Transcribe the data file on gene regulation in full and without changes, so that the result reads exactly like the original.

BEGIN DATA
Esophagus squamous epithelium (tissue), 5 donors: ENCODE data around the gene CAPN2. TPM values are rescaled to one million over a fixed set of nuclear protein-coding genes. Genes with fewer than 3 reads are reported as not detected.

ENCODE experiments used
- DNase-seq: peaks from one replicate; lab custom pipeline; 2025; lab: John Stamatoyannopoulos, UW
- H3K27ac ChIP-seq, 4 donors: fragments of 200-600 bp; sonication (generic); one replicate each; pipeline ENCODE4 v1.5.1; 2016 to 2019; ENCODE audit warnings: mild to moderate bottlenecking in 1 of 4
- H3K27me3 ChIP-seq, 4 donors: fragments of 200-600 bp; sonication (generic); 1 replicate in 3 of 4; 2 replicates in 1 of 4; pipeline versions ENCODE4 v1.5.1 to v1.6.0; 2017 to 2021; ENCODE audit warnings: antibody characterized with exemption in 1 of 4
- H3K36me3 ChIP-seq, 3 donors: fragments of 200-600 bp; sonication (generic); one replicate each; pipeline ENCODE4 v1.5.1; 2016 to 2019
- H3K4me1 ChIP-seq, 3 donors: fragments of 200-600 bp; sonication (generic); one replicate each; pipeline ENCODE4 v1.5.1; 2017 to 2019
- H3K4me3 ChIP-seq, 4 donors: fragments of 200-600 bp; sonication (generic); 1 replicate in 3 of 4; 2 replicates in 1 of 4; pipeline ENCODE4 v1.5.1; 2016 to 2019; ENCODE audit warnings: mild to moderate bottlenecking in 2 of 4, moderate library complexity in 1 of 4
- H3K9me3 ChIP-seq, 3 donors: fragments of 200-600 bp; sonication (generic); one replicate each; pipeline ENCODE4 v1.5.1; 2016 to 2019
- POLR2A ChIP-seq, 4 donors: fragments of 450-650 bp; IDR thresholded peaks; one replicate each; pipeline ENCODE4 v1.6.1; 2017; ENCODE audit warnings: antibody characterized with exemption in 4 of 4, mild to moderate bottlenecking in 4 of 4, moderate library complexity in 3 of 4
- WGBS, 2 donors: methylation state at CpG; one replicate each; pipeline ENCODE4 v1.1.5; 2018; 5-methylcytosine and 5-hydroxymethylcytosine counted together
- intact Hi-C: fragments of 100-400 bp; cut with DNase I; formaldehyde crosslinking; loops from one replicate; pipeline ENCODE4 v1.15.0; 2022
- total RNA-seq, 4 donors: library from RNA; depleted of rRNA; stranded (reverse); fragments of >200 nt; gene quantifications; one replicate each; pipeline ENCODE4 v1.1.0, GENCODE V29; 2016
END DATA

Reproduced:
Esophagus squamous epithelium (tissue), 5 donors: ENCODE data around the gene CAPN2. TPM values are rescaled to one million over a fixed set of nuclear protein-coding genes. Genes with fewer than 3 reads are reported as not detected.

ENCODE experiments used
- DNase-seq: peaks from one replicate; lab custom pipeline; 2025; lab: John Stamatoyannopoulos, UW
- H3K27ac ChIP-seq, 4 donors: fragments of 200-600 bp; sonication (generic); one replicate each; pipeline ENCODE4 v1.5.1; 2016 to 2019; ENCODE audit warnings: mild to moderate bottlenecking in 1 of 4
- H3K27me3 ChIP-seq, 4 donors: fragments of 200-600 bp; sonication (generic); 1 replicate in 3 of 4; 2 replicates in 1 of 4; pipeline versions ENCODE4 v1.5.1 to v1.6.0; 2017 to 2021; ENCODE audit warnings: antibody characterized with exemption in 1 of 4
- H3K36me3 ChIP-seq, 3 donors: fragments of 200-600 bp; sonication (generic); one replicate each; pipeline ENCODE4 v1.5.1; 2016 to 2019
- H3K4me1 ChIP-seq, 3 donors: fragments of 200-600 bp; sonication (generic); one replicate each; pipeline ENCODE4 v1.5.1; 2017 to 2019
- H3K4me3 ChIP-seq, 4 donors: fragments of 200-600 bp; sonication (generic); 1 replicate in 3 of 4; 2 replicates in 1 of 4; pipeline ENCODE4 v1.5.1; 2016 to 2019; ENCODE audit warnings: mild to moderate bottlenecking in 2 of 4, moderate library complexity in 1 of 4
- H3K9me3 ChIP-seq, 3 donors: fragments of 200-600 bp; sonication (generic); one replicate each; pipeline ENCODE4 v1.5.1; 2016 to 2019
- POLR2A ChIP-seq, 4 donors: fragments of 450-650 bp; IDR thresholded peaks; one replicate each; pipeline ENCODE4 v1.6.1; 2017; ENCODE audit warnings: antibody characterized with exemption in 4 of 4, mild to moderate bottlenecking in 4 of 4, moderate library complexity in 3 of 4
- WGBS, 2 donors: methylation state at CpG; one replicate each; pipeline ENCODE4 v1.1.5; 2018; 5-methylcytosine and 5-hydroxymethylcytosine counted together
- intact Hi-C: fragments of 100-400 bp; cut with DNase I; formaldehyde crosslinking; loops from one replicate; pipeline ENCODE4 v1.15.0; 2022
- total RNA-seq, 4 donors: library from RNA; depleted of rRNA; stranded (reverse); fragments of >200 nt; gene quantifications; one replicate each; pipeline ENCODE4 v1.1.0, GENCODE V29; 2016